7/1/12 at TD Bank Ballpark

Another game at the local ballpark. This time it was the Patriots going up against the Bridgeport Bluefish. Last time I attended a game while Bridgeport was playing, it became a memorable one very quickly. Last year, on August 21st, my Dad and I were sitting right next to the Patriots dugout, the best seats in the house when Adam Greenberg stepped up to the plate. Get ready, I’m about to get a bit off topic.

For those of you who cannot identify game is shown above or what Greenberg is known for, you can click on his name, or you can continue reading. In 2005, while playing for the Cubs organization, he was called up, and got his first major league at bat as a pinch hitter. Unfortunately, to this day, that at bat remains his only at bat ever in the Majors. It was the only pitch he ever saw. It hit him right in the back of the head, and what makes it worse is he never even had the opportunity to play the field. ESPN did an entire story on him, comparing him to Moonlight Graham. You can see the story here.

Anyway, back to the flashback. Greenberg was leading off the game, and on the third pitch of his at bat, he hit a screaming line drive in my direction. It was right at me. All I had to do was stand up, but my reaction time was not quick enough. I misjudged the ball, and it crushed the brim of the hat that I was wearing, and then caromed off of my head and into right field. I didn’t feel a thing at first, but then some pain began to set in and my Dad realized what had happened and he sat me down. I have the radio broadcast of the game somewhere, and right after the pitch, the crowd can be heard going “OHHHHH!”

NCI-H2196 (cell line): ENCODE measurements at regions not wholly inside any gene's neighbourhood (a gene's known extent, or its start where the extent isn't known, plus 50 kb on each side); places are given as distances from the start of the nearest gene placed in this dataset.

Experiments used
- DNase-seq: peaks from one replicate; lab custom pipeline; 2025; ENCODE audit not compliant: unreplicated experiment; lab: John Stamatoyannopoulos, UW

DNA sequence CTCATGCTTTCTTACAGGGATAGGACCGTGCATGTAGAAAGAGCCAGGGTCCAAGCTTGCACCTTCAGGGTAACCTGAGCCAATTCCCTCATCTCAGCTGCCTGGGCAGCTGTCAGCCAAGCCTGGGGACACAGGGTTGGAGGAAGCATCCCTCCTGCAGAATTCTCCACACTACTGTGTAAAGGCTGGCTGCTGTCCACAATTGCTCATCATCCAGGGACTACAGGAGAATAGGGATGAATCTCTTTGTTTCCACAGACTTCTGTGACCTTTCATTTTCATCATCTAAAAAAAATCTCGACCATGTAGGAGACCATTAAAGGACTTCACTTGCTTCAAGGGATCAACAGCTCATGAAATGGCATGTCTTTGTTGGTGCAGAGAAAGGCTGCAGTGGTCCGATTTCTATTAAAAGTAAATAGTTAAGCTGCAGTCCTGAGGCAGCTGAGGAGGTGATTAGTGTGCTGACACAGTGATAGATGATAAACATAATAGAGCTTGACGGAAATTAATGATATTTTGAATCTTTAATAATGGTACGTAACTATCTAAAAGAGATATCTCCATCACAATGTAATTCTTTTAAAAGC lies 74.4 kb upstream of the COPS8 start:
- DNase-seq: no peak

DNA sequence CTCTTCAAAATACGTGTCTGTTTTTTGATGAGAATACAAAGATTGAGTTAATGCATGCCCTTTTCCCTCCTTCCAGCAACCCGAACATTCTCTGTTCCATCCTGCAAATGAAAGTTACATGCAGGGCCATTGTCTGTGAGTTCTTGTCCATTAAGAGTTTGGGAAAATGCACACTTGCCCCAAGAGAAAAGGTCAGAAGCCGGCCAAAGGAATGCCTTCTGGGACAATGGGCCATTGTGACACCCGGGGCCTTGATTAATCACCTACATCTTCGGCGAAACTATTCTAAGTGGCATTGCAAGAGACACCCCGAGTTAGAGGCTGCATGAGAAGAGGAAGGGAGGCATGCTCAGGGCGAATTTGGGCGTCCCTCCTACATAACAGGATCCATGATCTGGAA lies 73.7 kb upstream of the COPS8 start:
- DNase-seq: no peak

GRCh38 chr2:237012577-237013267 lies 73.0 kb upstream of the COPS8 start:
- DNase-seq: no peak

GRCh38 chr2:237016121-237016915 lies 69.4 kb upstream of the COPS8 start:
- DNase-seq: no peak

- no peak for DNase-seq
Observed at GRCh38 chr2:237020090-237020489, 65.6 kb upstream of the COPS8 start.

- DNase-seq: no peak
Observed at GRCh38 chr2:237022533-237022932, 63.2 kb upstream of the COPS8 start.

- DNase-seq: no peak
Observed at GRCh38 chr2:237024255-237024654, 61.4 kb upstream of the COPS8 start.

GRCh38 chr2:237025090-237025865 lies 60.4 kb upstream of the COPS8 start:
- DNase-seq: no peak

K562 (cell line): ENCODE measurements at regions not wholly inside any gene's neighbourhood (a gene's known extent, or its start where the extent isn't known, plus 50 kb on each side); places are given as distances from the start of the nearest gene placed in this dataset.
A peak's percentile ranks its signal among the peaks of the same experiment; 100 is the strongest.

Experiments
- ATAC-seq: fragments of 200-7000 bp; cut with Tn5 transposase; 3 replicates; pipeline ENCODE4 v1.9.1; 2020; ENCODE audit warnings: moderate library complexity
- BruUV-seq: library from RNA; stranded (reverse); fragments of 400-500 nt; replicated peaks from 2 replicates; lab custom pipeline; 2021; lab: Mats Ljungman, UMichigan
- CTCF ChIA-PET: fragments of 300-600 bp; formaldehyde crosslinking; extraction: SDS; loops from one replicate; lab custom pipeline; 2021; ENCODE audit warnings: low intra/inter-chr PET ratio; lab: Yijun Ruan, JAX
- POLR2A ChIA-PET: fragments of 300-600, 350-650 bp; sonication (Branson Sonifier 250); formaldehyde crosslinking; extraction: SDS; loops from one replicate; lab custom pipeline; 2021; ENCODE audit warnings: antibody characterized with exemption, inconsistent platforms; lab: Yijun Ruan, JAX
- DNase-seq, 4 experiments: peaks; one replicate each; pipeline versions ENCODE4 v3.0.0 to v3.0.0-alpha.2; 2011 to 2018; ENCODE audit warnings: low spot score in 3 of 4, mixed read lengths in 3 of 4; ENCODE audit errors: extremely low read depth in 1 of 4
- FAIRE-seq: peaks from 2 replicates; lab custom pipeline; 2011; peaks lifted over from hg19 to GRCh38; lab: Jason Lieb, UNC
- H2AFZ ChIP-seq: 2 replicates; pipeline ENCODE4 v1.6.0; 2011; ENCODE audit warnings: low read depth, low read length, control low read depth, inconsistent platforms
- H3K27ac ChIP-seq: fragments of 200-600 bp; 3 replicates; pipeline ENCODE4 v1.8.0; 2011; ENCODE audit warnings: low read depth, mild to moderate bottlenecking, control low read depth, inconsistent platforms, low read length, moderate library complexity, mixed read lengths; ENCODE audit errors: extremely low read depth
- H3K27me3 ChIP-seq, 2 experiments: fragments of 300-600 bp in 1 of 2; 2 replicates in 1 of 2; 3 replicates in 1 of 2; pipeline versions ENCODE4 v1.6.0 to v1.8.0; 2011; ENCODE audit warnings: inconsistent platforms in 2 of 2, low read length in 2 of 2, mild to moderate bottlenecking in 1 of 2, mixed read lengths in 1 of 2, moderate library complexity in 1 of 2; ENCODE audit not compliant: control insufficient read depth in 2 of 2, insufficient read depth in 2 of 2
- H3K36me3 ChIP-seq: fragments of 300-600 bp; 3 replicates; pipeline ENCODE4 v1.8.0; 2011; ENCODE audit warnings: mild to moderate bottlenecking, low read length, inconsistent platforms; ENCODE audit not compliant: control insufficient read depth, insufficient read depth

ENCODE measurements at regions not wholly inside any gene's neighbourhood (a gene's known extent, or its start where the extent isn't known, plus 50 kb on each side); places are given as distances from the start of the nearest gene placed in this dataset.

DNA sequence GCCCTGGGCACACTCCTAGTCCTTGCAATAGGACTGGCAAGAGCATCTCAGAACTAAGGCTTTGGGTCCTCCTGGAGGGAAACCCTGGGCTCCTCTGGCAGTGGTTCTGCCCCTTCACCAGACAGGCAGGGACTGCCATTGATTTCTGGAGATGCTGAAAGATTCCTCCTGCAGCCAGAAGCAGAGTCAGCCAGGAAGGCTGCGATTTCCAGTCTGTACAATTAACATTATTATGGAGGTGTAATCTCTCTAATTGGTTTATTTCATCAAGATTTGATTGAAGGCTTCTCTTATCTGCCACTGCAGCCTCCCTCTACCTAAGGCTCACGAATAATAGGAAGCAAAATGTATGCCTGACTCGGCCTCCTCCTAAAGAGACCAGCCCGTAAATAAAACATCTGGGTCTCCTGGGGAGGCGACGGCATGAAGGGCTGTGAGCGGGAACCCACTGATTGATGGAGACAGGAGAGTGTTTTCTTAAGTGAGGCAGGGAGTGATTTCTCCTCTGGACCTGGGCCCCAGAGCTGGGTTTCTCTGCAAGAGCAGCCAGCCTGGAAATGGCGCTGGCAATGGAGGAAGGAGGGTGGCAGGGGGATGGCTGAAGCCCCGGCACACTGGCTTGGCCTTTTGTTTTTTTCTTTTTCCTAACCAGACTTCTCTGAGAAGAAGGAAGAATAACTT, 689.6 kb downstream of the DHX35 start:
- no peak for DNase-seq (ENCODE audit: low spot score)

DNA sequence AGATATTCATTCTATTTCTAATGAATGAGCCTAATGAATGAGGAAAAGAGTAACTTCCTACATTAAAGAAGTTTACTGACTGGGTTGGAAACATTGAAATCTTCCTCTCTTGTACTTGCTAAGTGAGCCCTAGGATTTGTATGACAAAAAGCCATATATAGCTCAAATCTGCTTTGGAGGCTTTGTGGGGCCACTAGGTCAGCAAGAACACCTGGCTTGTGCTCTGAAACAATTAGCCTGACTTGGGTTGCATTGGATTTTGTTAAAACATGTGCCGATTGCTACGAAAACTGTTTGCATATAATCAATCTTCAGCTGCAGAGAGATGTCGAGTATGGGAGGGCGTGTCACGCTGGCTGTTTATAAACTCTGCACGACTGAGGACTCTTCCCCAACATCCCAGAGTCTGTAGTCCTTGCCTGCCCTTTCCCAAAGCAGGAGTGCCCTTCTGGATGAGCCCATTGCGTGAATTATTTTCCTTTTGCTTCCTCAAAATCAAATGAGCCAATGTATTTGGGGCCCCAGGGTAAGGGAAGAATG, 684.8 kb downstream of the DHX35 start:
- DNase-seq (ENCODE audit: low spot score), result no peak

All of the First Aid people were at my side within a minute, but I was telling them that I was OK, which strangely enough, I was. I did not realize it until I was in the car, on my way home that my hat had taken most of the impact of the ball.

However, I was still in some pain. When they saw that I really wasn’t hurt that badly, they gave me an icepack and told me to hold it on my head for 20 minutes or so. I had no idea who had hit it, but at that point, I really didn’t think it mattered.But when the Bluefish came onto the field for the bottom half of the inning, I saw a player come jogging out of the dugout with a bat. At that point I looked the other way at the scoreboard until I heard someone say “Excuse me” or something along those lines. I looked up and there was Adam Greenberg standing there, holding a bat out to me. I took the bat and said thank you. He then jogged out to his position in center field, leaving me with this.

I was stunned. He did not need to do that. But of course, I accepted it, and unfortunately left the stadium because of a rain delay that lasted around three hours. I did not find out about his career until the next day, and while I was on vacation a few days later, the following tweets occurred.

He was really nice about the entire thing, he really didn’t have to do anything for me. Unfortunately, Greenberg is not on the Bluefish anymore, but there was a recent article about him that said he was invited to try out for Team Israel for the upcoming World Baseball Classic and he might be making a comeback with the Bluefish. You can read all about it here.

Anyway, moving onto the actual game, it was not very eventful. After about four innings, I got bored of sitting in the middle of a row with screaming children, so I went towards the visitors bullpen, and stood in a corner in which I could see absolutely everything, including the pitchers warming up. The volume there was perfect. Soon after, when a man moved from his table and sat somewhere else, my Dad came over and joined me at that table. This was our view.

So, towards the later innings, some pitchers got up from their spot in the bullpen and began to warm up. Like Julio DePaula.

As well as Kyle Zaleski and Rommie Lewis. At the end of the game, I tried to get a ball from the Bluefish, but I was no match for the small children all around me, so I ended up going home empty handed. But I still had a good time.

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